We called 911 and pretty soon after that a police officer, young enough to be our grandson, came wheeling importantly into the parking lot and strolled toward us with his flashlight and talking importantly into his shoulder. Does every male police officer shave their heads bald these days? Anyway, we chatted, he shone his flashlight on the wreckage of our car and became annoyed because his batteries were wearing out. Wearing out? He’s a cop. That can’t happen. He told his shoulder he’d need a fire truck and one came along and oh boy, in the lights of that truck we could see an awful lot of the shards of Mongo’s car just scattered and glittering everywhere. It was their job to clean it up and haul it away and I watched with much fascination. I asked the nice young police guy if he could take us to a car rental place so we could drive home as our tattered car got towed back to Brunswick. No, sorry, they close at 4 on Saturdays. There was one motel somewhere nearby and we could maybe sleep there. No thanks. I don’t sleep in my clothes with no toothbrush, not ever. Another young bald policekid stopped by and this time he had a working flashlight and we could get a better look at the wreckage. Wow. It the darkness and shadows it looked like the innards of one of those disemboweled robots in a SciFi film, nameless things hanging out and splintered. It looked grotesque.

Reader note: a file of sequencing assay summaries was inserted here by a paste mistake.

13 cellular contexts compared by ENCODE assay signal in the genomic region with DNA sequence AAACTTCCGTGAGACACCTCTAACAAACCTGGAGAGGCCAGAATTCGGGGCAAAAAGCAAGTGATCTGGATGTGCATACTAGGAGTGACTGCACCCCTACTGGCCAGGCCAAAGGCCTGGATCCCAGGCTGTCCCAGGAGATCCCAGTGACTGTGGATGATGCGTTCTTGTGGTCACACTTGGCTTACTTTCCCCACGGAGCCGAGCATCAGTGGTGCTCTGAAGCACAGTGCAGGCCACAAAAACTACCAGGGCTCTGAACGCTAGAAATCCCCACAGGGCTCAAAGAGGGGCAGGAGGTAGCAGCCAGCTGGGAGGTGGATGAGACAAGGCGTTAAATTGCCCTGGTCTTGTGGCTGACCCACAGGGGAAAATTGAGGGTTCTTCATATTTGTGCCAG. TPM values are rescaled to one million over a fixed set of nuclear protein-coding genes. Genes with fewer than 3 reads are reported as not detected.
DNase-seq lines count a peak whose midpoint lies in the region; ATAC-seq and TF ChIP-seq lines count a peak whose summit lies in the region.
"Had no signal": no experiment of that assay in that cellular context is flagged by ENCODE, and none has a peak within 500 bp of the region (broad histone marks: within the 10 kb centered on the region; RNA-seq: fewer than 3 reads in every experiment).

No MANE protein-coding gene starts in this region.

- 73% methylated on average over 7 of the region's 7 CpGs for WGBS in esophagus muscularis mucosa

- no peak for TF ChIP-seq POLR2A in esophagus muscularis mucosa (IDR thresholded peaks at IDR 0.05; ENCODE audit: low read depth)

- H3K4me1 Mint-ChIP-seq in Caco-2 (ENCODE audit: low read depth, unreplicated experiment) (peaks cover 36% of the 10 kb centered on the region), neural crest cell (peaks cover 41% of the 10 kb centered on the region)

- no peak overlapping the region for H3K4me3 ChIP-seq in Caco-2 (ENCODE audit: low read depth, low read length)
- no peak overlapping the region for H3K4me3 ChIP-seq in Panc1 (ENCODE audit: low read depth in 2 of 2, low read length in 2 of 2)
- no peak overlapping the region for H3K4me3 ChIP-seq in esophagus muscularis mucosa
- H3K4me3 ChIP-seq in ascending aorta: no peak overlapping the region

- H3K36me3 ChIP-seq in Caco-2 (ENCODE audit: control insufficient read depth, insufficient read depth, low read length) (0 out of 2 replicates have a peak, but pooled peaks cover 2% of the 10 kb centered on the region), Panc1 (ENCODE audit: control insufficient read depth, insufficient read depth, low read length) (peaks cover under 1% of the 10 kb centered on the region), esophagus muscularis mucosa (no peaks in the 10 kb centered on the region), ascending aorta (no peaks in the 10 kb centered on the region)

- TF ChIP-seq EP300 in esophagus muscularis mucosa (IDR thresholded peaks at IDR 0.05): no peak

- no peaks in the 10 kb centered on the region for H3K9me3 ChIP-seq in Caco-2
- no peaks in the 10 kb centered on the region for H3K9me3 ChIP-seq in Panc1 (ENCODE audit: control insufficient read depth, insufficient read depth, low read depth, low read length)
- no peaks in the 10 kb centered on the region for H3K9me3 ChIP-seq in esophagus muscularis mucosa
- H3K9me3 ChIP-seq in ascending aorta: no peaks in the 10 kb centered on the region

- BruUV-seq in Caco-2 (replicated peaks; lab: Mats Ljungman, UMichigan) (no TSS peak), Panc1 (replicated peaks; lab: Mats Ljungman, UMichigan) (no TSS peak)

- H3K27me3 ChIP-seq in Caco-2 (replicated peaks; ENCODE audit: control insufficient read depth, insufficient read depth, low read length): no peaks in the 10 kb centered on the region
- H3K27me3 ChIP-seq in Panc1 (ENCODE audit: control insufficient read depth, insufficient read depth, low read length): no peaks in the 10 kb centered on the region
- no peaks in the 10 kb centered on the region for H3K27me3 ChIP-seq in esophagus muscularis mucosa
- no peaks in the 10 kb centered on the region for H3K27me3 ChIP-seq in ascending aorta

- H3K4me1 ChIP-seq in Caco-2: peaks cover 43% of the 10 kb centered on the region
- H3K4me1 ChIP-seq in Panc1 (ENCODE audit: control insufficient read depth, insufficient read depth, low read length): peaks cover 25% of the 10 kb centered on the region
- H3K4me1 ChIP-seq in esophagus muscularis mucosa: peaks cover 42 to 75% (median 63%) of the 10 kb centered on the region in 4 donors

What to do? We had to call Paul or Kate back in Brunswick to come down the highway to rescue us and without a blink, they agreed. Officer Youth said he’d drive us to the police station. “Is it nearby?” I asked. Awkward silence. “Well,” he said, “it’s kind of in a neighborhood. In an old schoolhouse actually. But all that’s about to change. The town has plans.” I said “Well, you’re lucky. Our police department is in a cellar and there are no plans to change that.” He laughed. I said “Does your police station have chairs?” Yes. “Does it have a lady’s room?” Well, he allowed as to how there was one bathroom, unisex, but I didn’t much care. He held open the door to his cop car and I got in. Mongo got squashed behind the cage in the back seat. Perps I guess are all no taller than around 5 ft. 6. But I was psyched. I’ve never been in a cop car and there is one huge load of electronic stuff in them. Or do you know that? He blasted the heat and began to do a check on us. Uh oh. Would his computer tell him that when I was underage and lied about it, I went into a porn shop with some friends in NY and bought something unspeakably suggestive? Would he believe me that I’ve since thrown it away? Panic! No, the computer screen showed that I have been nothing but a great bore nearly all my life with no tickets or accidents or armed robberies to my credit. Apparently the statute of limitations regarding the porn shop caper had run out. Then he checked on Mongo’s driving record. OK, we won’t go there.